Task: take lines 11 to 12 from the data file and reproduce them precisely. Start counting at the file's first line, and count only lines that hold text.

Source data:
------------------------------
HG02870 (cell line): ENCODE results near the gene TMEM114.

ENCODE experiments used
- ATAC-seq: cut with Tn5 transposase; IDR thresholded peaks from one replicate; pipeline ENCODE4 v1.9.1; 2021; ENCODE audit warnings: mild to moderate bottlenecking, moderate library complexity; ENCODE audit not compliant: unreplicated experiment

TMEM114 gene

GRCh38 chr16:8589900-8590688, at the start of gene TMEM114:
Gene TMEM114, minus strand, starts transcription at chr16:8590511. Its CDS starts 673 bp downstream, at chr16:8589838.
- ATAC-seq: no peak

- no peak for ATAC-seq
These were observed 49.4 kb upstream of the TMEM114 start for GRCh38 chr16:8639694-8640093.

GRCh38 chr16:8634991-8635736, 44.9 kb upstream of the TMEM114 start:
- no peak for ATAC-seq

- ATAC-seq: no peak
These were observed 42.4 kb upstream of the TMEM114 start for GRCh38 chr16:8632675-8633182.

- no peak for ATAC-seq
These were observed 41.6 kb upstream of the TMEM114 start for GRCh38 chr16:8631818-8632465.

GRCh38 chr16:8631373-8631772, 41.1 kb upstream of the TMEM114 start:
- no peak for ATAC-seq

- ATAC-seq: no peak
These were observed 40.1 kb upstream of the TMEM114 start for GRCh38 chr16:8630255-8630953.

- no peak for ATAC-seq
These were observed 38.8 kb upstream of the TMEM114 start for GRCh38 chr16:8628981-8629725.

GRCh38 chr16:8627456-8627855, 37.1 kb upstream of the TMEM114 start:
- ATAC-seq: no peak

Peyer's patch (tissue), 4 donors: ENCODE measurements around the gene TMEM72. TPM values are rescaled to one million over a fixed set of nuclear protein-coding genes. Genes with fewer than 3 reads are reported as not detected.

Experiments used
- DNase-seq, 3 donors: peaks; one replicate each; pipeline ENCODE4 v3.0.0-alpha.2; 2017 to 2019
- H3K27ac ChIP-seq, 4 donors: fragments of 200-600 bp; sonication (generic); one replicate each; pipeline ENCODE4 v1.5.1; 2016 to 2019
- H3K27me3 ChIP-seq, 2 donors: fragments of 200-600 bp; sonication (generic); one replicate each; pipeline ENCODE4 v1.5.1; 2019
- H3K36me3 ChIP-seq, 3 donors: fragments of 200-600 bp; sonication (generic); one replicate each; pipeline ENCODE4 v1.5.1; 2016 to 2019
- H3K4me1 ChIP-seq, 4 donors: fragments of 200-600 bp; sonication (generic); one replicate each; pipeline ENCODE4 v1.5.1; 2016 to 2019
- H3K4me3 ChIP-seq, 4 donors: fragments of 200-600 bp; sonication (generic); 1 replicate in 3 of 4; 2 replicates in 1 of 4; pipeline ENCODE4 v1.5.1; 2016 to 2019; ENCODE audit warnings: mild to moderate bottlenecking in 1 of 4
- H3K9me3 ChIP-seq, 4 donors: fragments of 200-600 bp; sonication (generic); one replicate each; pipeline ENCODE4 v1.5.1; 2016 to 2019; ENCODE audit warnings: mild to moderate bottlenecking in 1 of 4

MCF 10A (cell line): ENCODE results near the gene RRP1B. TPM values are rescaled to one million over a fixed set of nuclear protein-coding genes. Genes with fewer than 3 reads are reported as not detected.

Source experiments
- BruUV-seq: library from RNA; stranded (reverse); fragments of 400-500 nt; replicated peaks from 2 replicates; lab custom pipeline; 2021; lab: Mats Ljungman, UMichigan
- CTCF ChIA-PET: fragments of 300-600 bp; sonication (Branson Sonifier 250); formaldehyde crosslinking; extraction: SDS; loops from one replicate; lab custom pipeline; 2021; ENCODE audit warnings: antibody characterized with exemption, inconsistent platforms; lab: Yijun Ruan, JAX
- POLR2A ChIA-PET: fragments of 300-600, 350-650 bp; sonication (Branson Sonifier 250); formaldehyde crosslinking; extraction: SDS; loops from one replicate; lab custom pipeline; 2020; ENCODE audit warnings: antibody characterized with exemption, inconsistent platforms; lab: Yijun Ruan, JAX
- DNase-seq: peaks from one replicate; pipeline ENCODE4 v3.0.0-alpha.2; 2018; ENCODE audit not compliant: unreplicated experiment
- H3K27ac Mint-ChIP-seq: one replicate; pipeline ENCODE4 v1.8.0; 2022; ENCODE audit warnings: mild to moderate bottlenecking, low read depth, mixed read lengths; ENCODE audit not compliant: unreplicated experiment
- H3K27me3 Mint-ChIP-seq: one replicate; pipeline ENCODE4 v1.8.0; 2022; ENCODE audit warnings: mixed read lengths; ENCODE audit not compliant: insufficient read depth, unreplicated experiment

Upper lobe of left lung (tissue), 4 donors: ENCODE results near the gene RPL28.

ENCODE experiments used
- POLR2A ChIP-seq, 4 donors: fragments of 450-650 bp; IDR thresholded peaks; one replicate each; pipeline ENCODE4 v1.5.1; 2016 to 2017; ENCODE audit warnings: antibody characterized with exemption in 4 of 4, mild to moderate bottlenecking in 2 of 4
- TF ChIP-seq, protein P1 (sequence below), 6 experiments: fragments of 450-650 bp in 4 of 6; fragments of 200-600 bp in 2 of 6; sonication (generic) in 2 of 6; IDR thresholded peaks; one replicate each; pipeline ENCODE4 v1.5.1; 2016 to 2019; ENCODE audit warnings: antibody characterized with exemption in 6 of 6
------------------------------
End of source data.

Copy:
- no peak for ATAC-seq

- ATAC-seq: no peak